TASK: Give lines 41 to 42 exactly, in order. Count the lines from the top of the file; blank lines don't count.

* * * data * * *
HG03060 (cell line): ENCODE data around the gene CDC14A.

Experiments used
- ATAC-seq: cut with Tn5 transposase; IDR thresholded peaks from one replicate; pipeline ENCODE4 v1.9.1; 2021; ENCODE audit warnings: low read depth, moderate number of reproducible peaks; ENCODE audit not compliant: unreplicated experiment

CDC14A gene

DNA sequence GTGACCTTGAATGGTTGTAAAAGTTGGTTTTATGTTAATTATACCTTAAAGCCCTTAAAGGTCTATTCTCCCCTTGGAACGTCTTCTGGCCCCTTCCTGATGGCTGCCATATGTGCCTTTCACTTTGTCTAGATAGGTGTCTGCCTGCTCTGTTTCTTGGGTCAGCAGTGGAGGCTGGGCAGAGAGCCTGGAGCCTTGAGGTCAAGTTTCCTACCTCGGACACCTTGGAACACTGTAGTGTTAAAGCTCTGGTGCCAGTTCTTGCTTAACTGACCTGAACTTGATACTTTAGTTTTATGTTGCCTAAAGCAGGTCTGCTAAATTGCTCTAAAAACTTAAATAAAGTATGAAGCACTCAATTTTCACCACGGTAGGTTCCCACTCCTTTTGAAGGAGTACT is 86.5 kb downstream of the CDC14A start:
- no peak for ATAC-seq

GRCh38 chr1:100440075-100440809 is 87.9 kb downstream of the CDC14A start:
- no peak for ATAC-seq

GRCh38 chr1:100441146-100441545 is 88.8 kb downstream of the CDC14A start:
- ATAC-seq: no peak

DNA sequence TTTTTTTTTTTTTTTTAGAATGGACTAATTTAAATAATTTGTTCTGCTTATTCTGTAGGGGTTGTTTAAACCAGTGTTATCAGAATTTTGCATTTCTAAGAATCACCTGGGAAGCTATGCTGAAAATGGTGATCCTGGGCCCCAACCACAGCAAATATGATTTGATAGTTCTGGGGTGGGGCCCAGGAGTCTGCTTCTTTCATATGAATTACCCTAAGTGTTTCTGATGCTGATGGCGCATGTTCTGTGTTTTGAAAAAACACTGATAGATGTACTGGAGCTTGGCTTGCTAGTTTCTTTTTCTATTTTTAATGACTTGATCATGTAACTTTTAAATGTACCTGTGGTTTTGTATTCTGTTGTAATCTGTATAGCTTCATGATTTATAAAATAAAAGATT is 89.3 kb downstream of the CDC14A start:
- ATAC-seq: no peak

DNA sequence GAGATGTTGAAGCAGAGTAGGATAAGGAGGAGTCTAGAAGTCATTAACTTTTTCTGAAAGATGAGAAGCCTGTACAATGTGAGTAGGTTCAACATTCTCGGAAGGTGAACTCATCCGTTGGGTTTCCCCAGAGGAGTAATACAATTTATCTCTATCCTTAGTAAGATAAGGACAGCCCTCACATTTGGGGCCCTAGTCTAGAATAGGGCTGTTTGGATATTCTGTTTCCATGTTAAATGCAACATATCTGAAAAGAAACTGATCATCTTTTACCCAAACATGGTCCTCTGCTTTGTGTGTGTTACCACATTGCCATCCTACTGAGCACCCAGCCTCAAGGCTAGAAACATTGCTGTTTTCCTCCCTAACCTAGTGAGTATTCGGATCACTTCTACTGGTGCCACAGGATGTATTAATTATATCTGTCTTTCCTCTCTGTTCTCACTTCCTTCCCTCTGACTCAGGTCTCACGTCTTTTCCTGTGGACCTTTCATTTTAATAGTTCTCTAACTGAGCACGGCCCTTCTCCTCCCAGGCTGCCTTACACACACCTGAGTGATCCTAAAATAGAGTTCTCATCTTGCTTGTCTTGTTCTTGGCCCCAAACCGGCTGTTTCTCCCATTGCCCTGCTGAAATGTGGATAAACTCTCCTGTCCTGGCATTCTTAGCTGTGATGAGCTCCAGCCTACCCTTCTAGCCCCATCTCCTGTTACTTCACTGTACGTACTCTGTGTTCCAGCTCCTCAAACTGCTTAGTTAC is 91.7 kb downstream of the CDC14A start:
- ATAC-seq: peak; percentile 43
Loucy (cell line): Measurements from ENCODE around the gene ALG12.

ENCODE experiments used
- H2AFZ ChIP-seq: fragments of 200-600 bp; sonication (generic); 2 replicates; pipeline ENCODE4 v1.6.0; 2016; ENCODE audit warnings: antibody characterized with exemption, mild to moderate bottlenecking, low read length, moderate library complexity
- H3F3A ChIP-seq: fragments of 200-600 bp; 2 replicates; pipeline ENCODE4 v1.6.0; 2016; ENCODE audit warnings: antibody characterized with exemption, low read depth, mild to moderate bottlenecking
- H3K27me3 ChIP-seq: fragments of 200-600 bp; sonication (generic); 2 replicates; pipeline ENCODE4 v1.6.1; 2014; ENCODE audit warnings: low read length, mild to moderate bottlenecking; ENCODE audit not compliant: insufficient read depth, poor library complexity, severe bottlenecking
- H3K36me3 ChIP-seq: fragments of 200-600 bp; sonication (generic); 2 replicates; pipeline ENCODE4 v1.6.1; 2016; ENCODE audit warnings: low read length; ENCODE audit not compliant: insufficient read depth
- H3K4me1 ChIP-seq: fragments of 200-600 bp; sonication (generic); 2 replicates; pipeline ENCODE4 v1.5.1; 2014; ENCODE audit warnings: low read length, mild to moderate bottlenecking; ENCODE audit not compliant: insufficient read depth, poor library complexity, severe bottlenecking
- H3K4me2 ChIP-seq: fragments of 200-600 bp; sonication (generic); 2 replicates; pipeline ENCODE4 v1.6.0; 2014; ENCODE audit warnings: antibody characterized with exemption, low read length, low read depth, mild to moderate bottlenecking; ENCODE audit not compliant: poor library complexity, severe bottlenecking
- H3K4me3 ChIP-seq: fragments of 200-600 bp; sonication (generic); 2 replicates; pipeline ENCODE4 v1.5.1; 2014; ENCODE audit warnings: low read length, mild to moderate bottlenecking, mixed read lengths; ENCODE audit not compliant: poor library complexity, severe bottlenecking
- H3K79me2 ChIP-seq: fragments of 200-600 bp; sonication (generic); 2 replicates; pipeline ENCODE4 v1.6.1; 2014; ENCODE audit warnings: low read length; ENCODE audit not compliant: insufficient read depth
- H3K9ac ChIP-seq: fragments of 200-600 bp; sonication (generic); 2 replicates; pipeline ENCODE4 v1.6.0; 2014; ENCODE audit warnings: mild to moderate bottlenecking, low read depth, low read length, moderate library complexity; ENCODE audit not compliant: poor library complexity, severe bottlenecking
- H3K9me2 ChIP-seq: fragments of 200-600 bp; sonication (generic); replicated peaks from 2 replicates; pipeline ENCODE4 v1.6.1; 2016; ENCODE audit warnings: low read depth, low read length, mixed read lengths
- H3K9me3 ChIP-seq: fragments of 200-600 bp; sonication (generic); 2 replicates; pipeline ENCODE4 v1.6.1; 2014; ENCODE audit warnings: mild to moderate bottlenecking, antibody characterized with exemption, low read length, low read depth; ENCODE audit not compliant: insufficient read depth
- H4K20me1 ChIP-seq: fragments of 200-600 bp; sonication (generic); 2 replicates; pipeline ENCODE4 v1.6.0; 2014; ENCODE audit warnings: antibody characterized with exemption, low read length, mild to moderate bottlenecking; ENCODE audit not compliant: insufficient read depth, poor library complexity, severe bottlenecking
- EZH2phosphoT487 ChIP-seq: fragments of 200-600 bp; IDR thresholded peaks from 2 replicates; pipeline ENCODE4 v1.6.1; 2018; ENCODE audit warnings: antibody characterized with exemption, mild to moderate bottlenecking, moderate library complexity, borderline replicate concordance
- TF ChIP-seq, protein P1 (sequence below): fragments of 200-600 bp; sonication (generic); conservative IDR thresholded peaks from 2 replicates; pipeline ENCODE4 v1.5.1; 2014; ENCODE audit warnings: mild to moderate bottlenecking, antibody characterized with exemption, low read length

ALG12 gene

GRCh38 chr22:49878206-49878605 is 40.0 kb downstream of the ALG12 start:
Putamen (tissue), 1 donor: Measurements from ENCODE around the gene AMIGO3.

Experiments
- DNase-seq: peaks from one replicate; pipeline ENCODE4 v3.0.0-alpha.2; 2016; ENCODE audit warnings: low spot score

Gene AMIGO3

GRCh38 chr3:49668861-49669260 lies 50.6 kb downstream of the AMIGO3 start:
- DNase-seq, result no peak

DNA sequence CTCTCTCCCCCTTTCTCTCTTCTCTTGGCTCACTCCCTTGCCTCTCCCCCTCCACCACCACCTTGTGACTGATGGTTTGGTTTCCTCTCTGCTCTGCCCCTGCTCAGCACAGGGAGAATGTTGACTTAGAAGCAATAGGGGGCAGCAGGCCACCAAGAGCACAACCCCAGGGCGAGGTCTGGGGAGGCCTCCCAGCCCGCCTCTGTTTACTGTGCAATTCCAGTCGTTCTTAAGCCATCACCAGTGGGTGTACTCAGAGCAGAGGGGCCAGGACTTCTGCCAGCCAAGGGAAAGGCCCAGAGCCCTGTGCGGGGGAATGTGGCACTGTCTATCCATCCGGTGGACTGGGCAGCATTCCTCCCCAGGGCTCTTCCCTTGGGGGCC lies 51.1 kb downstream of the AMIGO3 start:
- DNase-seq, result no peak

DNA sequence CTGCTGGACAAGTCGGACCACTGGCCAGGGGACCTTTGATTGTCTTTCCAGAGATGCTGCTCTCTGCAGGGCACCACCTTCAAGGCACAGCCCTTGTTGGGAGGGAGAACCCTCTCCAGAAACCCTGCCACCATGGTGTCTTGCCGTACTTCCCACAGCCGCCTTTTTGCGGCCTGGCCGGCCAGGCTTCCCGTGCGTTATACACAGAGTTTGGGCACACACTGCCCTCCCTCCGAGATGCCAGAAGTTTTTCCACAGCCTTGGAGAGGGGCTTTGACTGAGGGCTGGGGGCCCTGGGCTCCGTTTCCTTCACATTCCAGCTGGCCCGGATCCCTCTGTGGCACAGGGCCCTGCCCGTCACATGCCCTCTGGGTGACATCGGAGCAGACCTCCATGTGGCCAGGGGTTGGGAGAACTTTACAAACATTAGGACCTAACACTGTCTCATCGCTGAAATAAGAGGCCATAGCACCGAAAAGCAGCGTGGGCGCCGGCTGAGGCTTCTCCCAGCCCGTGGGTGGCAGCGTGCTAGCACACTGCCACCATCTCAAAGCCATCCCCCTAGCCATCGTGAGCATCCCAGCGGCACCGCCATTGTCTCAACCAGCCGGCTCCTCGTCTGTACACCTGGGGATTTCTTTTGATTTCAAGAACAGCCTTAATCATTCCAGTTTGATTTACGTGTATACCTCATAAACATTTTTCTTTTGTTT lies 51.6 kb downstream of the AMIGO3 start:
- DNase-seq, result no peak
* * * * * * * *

DNA sequence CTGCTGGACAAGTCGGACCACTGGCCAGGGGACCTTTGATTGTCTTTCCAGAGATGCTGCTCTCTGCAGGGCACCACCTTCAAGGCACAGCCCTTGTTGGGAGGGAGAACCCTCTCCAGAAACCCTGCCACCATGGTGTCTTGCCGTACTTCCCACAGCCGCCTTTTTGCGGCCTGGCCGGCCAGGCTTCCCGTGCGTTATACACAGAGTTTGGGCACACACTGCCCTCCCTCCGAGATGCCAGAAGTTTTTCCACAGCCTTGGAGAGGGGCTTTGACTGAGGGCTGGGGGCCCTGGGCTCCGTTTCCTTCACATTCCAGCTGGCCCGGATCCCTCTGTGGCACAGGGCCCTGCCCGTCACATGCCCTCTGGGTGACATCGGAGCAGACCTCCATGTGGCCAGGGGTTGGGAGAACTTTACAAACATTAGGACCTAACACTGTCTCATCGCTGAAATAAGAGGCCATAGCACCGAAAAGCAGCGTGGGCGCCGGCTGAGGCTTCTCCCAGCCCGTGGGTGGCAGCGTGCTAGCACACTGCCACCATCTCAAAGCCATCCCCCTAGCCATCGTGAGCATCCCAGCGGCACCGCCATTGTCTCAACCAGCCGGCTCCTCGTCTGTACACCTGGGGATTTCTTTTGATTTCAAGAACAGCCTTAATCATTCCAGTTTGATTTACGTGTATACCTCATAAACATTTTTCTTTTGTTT lies 51.6 kb downstream of the AMIGO3 start:
- DNase-seq, result no peak